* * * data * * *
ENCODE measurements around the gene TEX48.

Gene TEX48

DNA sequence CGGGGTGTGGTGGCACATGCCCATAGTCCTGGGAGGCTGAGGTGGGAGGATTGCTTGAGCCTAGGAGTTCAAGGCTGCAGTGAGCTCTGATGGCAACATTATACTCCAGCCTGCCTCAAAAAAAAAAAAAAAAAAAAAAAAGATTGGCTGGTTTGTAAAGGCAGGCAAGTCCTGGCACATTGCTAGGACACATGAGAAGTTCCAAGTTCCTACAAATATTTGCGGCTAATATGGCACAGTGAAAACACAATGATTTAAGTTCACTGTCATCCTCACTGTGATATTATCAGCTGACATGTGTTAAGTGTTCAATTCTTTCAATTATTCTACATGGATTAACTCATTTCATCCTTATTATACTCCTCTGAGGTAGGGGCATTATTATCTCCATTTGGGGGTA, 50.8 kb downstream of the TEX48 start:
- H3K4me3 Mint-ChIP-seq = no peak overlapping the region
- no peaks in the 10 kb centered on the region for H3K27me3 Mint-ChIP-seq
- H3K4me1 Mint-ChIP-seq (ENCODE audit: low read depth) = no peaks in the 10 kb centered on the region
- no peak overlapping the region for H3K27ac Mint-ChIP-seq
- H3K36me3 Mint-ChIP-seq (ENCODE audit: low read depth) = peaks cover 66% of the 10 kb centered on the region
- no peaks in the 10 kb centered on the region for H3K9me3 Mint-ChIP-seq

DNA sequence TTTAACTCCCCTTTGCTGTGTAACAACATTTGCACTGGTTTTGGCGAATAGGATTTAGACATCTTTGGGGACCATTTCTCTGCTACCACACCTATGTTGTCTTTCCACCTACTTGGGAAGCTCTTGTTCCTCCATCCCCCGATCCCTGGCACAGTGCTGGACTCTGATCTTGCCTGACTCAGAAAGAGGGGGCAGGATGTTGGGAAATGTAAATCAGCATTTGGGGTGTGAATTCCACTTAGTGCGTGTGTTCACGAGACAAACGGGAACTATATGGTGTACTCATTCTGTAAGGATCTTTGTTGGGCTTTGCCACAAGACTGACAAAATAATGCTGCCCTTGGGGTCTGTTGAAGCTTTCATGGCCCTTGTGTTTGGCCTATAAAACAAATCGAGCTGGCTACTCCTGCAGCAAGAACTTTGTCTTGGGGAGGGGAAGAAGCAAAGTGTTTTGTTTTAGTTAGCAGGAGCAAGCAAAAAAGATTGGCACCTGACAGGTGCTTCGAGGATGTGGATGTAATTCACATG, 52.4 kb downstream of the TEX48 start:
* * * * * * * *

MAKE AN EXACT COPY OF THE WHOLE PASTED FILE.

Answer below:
ENCODE measurements around the gene TEX48.

Gene TEX48

DNA sequence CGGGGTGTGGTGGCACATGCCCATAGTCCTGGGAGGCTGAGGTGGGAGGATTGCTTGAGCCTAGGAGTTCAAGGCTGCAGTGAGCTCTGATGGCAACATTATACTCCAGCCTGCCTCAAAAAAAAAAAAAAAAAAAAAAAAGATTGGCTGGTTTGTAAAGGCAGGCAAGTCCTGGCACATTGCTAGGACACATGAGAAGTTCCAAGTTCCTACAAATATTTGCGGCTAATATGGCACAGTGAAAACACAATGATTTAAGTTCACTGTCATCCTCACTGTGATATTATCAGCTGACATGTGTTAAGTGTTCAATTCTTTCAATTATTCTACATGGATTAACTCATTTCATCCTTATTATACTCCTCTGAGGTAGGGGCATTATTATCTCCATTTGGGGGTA, 50.8 kb downstream of the TEX48 start:
- H3K4me3 Mint-ChIP-seq = no peak overlapping the region
- no peaks in the 10 kb centered on the region for H3K27me3 Mint-ChIP-seq
- H3K4me1 Mint-ChIP-seq (ENCODE audit: low read depth) = no peaks in the 10 kb centered on the region
- no peak overlapping the region for H3K27ac Mint-ChIP-seq
- H3K36me3 Mint-ChIP-seq (ENCODE audit: low read depth) = peaks cover 66% of the 10 kb centered on the region
- no peaks in the 10 kb centered on the region for H3K9me3 Mint-ChIP-seq

DNA sequence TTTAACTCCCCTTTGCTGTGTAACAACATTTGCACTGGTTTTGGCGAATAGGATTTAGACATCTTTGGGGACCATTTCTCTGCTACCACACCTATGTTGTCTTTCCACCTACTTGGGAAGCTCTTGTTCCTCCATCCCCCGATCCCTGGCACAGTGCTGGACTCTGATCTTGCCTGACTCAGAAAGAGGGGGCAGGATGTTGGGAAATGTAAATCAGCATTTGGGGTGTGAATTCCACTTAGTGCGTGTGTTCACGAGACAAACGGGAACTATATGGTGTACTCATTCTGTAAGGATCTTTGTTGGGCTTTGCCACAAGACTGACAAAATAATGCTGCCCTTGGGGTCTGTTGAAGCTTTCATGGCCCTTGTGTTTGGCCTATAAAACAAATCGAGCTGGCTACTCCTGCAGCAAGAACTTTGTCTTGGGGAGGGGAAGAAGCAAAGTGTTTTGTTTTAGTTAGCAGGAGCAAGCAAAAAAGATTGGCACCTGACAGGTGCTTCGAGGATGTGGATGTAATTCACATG, 52.4 kb downstream of the TEX48 start: